On the third point, pipeline safety has been at the forefront of debates about new crude oil pipelines in Canada for years. With Kinder Morgan’s TransMountain expansion and TransCanada’s Energy East proposals the current darlings of Canada’s oil industry, opposition has often focused on those pipelines’ crossings of major rivers, especially rivers that provide drinking water supplies to millions of Canadian citizens. Husky Energy’s pipeline fiasco has driven the point of this opposition home: even a relatively small spill from a relatively small pipeline can be catastrophic. What would happen if the 1.1 million barrel per day Energy East pipeline leaked diluted bitumen into Ottawa’s or Montreal’s water supplies for 14 hours before being noticed?

Images of the extensive clean up of Enbridge's 2010 tar sands spill in Michigan.
Credit: Environmental Protection Agency

Finally, on the fourth point—and closely related to pipeline safety concerns—spill responders, though acting quickly upon learning of the spill, could do very little to contain its impacts. The speed at which the river was flowing, the presence of sediment, the inability of deployed booms to contain the oil, and other confounding factors all had a role. But these facts don’t call into question the actions of first responders; they call into question the assumption that we actually know how to contain oil spills in complex environments. If we don’t—and real world experiences suggest that we don’t—should we be shipping oil anywhere near (or over) waterbodies that not only sustain important ecosystems, but also provide thousands, if not millions, of people with fresh water? If this spill in a relatively lightly populated area is any indication, the answer is a resounding “no.”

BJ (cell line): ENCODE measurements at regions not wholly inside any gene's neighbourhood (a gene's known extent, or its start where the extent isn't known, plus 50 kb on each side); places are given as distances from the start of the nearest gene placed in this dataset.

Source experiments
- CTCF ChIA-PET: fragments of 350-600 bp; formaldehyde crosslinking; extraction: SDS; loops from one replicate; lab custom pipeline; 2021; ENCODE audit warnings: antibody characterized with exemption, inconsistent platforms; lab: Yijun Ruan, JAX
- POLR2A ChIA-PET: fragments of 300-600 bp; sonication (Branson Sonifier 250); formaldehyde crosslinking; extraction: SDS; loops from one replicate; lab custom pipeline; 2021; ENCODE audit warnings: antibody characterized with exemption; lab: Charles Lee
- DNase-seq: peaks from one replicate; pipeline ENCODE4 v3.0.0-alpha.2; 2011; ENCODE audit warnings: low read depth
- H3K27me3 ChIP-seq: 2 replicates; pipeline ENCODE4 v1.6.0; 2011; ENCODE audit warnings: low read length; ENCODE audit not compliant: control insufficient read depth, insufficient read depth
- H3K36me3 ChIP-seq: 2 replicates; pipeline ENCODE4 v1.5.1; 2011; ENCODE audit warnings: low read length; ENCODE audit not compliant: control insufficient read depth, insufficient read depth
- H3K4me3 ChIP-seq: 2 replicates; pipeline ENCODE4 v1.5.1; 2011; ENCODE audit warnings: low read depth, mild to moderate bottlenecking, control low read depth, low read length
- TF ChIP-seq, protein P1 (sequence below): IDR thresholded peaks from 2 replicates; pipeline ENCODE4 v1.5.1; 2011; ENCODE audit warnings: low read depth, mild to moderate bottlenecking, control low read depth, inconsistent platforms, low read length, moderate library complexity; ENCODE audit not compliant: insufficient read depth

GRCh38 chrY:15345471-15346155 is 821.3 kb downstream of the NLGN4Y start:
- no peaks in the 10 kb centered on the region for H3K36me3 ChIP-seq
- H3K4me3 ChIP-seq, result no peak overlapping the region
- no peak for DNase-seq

There is another path, and it doesn’t involve rail or pipelines

Pipeline proponents, including Saskatchewan’s premier, were quick to offer up industry’s favorite pipeline talking point: well, they’re still safer than rail. But this amounts to an empty threat meant to scare the public into accepting new pipelines and it’s based on false assumptions. First, absent an extraordinary rebound in crude oil prices, rail will remain an economically marginal transportation option for Canada’s oil producers, and will continue to play only a limited role in moving oil to refining markets. Second, forcing Canadians to choose pipelines versus rail is really about forcing Canadians to accept that the oil industry has no interest in reigning in its dreams of massive expansion in Alberta’s tar sands, with all of the impacts to our climate and environment that comes with them. This “choice” is being presented despite growing concerns within Canada and without about the implications this growth would have on our shared climate, not to mention Canada’s international commitments to take bold actions on confronting the climate change threat within its own borders. There is, of course, another option: stop building new pipelines, maintain the ones you have, stop expanding tar sands production, and invest in economic sectors that will drive the world’s future energy needs, not its fossil fueled past.

Diluted heavy oils—and tar sands diluted bitumen especially—have no place on or near water. NRDC is working to highlight this fact with our call to President Obama to take action to stop tar sands diluted bitumen tankers and barges from accessing U.S. waters and ports. It’s our best option for keeping future tar sands spills in critical marine ecosystems from ever happening. Sign the petition today!